Appeals court stops Alabama schools from checking students' immigration status
(CBS/AP) BIRMINGHAM, Ala. - A federal appeals court has blocked Alabama schools from checking on the citizenship status of new students. The provision was part of the state's tough new immigration law.
The 11th Circuit Court of Appeals ruled Monday that the provision wrongly singles out children who are in the country illegally.
According to CBS News legal analyst Andrew Cohen, Alabama is the only state that has attempted to check on the immigration status of its residents. The federal appeals court argued that citizens should have a constitutional right to be free from citizenship checks in schools.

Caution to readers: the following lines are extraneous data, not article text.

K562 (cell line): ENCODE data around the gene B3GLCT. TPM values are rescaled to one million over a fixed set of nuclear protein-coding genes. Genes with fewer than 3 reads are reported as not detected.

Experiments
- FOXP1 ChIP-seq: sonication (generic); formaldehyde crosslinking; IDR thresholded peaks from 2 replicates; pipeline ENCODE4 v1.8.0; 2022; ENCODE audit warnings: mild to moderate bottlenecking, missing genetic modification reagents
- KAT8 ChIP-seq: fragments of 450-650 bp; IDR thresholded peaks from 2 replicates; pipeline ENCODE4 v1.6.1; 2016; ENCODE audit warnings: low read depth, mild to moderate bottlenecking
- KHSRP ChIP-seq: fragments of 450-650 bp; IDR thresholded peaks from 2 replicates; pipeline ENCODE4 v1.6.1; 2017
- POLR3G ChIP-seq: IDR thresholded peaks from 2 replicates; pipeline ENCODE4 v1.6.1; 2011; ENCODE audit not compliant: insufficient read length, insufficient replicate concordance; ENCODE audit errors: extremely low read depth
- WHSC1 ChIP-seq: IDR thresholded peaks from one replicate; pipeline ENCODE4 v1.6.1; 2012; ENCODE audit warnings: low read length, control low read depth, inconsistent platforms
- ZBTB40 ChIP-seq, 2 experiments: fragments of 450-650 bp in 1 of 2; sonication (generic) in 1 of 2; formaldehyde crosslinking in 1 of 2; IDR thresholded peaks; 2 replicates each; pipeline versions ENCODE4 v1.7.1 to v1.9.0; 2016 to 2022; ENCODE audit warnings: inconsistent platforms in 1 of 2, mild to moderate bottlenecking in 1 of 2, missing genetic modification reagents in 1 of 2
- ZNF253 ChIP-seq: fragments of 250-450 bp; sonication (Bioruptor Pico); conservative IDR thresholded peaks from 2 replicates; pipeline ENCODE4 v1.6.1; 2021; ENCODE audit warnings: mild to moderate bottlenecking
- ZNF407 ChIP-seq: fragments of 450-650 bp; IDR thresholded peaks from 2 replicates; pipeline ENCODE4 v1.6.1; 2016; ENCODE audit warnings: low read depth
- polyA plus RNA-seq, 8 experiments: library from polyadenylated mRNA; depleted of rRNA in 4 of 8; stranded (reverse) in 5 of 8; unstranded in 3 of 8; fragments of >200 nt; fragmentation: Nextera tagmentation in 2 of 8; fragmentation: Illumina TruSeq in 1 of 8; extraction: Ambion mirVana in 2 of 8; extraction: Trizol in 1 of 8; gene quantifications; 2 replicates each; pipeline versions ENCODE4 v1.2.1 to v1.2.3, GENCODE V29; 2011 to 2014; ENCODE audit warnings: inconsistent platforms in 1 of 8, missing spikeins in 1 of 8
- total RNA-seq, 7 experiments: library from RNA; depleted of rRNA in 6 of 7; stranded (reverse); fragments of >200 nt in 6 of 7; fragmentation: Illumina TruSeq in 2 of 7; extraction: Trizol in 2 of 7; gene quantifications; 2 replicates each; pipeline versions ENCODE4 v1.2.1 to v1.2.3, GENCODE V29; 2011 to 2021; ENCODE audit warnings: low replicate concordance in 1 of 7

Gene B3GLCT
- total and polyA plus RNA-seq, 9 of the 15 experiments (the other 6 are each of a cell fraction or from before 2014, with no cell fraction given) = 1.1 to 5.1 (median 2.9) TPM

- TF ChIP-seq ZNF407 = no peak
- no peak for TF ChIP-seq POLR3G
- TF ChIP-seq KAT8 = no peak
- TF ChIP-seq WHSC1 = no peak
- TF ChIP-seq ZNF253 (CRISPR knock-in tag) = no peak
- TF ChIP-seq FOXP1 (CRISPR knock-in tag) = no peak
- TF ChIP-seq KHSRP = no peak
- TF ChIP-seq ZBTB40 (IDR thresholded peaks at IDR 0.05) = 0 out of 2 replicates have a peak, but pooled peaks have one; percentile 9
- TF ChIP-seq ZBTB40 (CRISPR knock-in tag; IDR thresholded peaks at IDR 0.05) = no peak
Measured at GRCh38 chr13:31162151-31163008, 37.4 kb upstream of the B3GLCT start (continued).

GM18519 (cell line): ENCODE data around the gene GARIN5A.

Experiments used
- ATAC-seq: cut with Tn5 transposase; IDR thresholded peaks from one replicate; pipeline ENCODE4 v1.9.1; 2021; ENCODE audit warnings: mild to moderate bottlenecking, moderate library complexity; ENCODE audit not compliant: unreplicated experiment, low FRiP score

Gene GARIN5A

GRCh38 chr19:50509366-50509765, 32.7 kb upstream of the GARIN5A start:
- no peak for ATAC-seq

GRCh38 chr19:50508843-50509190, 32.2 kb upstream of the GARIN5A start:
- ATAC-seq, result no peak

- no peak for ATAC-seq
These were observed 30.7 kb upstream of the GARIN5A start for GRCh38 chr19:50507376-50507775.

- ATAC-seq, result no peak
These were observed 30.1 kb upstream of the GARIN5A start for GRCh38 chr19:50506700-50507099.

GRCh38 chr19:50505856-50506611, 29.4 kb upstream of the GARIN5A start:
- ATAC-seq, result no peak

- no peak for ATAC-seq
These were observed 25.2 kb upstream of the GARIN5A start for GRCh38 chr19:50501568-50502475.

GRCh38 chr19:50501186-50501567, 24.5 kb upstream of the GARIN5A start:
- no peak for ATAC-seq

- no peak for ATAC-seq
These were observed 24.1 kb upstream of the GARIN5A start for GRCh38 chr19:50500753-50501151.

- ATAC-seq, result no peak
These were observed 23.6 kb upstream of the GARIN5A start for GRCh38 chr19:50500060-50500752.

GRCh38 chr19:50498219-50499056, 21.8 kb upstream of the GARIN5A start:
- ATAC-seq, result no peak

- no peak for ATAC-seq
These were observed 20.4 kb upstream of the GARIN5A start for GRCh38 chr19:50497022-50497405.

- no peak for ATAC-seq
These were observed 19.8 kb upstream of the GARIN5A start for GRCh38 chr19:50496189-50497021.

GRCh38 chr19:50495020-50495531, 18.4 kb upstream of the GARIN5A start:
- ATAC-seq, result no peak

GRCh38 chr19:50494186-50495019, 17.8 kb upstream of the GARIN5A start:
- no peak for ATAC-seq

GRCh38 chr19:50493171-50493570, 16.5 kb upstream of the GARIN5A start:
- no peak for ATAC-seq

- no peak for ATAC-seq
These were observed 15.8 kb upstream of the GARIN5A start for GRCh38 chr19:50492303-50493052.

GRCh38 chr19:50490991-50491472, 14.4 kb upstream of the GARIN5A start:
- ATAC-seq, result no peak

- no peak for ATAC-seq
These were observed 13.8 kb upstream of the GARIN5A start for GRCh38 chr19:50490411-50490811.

While there may be an attempt to bring this case to the Supreme Court, Cohen believes the justices may not be interested in revisiting the immigration debate so soon after they made the decision over the Arizona case regarding S.B. 1070. S.B. 1070 -- the law that allowed a police officer to check a person's immigration status if they are stopped -- was kept in place, but three provisions were declared unconstitutional.
The appeals court separately says Alabama police can continue checking immigration documents for people they stop.
Both private groups and the Obama administration filed lawsuits to block the law considered the toughest in the country.
The 11th Circuit was the first appeals court to consider the school's provision.
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